1) The CARTRIDGE (as mentioned)
2) The FIT and SHAPE of the STOCK, including butt pad (as suggested).
3) Overall rifle WEIGHT
4) PSYCHOLOGICAL issues.
6) Physical FITNESS
Let’s look at each of these in the above order:
CARTRIDGE: Comments and general observations have already been made. What it amounts to is that you alone must make that decision and then live with the consequences.
The basic principle is: the size of the bore, the weight of the bullet, the amount of powder burned and the overall weight of the rifle are the most important objective variables determining recoil energy.
Subjective variables, on the other hand, are analyzed and summed up as “felt recoil”, and are determined by such things as “real” recoil in ft-lbs, fit and shape of stock plus recoil pad, practice habits and psychological factors.
No two individuals are identical in their perception of felt recoil. Some very fit professional sportsmen whimper at the mere thought of squeezing the trigger on a .300 magnum (it has been affirmed as fact, at least), whereas some lightweight females have handled .458 Winchester Magnums without batting an eye (at least that too has been alleged). I’ve witnessed neither but I’m not doubting it as fact. I have friends and family members both stronger and bigger than I who complain about the mere idea of shooting something with a big hole in the barrel, launching a 400gr + at something like 2100+ fps! Even on the Net, many .45-70 aficionados hoot and holler at me for suggesting the very idea of launching a 405gr at more than 1200 fps! It’s akin to insulting their mother!
Yet, I’ve no idea of what a 405gr at 1200 fps muzzle velocity from a Marlin actually feels like… to suggest that I should be doing that is akin to insulting MY mother (who’s been in heaven for the past 1/2 century anyway!)!
When I contemplated a Marlin in .45-70, I was thinking 1800 fps as minimum for a 400-grainer! Shortly thereafter, I was easily sailing those 405 Remingtons out the snout of my M1895 at 2000+ fps! Recoil was never part of the plan! I never gave it a second thought, neither before nor after that fact. So, yes, how we “feel” about it is a major factor in “felt recoil”.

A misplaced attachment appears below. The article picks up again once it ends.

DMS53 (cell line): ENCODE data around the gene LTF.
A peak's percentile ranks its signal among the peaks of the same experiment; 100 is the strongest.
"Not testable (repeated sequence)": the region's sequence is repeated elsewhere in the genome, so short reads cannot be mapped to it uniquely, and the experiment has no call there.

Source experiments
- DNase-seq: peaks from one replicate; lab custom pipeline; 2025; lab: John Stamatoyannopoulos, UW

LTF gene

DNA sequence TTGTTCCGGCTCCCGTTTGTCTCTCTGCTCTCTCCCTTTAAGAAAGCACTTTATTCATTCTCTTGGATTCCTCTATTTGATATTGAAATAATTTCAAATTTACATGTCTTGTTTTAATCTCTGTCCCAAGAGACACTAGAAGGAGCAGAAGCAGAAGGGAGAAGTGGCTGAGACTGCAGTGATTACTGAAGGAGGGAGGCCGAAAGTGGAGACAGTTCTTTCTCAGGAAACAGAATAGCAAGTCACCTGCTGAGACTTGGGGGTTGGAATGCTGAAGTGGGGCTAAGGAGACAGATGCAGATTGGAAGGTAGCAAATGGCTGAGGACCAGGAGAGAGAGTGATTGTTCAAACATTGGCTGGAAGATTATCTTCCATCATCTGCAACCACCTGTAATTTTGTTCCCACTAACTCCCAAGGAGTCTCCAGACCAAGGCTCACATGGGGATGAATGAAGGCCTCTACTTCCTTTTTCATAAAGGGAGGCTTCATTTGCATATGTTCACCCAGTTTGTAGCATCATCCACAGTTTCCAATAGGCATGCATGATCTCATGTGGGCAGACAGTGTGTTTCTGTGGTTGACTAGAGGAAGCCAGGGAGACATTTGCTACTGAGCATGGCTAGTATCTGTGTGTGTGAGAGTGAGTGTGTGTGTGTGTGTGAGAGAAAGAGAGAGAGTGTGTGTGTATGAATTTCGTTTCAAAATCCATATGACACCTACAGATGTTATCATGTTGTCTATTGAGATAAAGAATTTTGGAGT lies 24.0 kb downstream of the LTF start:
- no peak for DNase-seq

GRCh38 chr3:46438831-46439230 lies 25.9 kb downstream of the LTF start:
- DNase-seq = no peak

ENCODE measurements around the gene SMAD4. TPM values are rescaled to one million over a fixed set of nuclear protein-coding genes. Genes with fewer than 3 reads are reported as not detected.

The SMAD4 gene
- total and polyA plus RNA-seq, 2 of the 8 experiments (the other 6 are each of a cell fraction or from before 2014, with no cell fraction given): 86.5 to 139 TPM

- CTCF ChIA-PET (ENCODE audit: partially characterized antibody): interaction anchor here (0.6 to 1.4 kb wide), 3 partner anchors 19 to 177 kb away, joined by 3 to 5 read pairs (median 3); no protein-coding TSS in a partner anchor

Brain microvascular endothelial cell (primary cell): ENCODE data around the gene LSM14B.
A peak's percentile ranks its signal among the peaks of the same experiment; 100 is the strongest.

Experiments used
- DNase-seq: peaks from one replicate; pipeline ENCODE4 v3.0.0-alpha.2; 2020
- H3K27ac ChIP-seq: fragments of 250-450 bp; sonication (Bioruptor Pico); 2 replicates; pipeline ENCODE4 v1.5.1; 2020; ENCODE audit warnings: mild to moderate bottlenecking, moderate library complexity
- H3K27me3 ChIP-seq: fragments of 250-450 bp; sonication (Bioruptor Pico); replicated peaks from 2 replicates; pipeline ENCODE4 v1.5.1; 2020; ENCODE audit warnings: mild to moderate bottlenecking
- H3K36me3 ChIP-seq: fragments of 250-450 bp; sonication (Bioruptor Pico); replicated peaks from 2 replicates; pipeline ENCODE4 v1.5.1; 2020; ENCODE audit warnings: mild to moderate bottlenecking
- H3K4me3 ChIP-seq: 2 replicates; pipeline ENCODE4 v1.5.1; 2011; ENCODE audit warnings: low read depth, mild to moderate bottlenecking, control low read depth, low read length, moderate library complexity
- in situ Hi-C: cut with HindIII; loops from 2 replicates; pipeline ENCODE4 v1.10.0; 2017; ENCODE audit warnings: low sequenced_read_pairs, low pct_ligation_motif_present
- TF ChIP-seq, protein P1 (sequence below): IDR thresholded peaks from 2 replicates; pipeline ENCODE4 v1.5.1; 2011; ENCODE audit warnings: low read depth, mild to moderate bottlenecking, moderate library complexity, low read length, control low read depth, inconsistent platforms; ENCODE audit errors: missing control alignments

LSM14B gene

That’s the psychological factor. It’s the fear factor that will get to you, and overcoming the fear of a Big Bore is absolutely essential if we intend to aim it correctly when the trigger is squeezed.
If we think too much about the “kick” of a Big Bore we will fear the “beast” and never tame it! On the other hand, if we focus on aiming and hitting, with good practice technique, we will hit the target with confidence.
The principles are the same whether we choose a .375 H&H or a .458 Lott.
STOCK FIT and SHAPE: Do you intend to use a scope, or irons only? Not many use irons only these days, so let’s assume that you will be mounting glass (a scope) at some point. Then the question becomes what will you be hunting and where?
Keep in mind your goals and parameters… Don’t overburden your Big Bore with a big scope! A big scope of 40 to 50 mm can easily upset the balance and handling of a rifle intended for game that weighs 1000 + lbs! We’re talking moose size animals plus! Or even 400 lbs.
All of my Big Bores have low-powered scopes that weigh no more than 3/4 lbs and objectives of 20mm to 35mm max. The power range is either a fixed 4X or 2-7X. For an animal the size grizzly, elk, moose and larger plains game, that is more than ample. If we’re talking buffalo and elephant, where shots rarely exceed 75 yards, and in the clear light of day, who needs a scope anyway?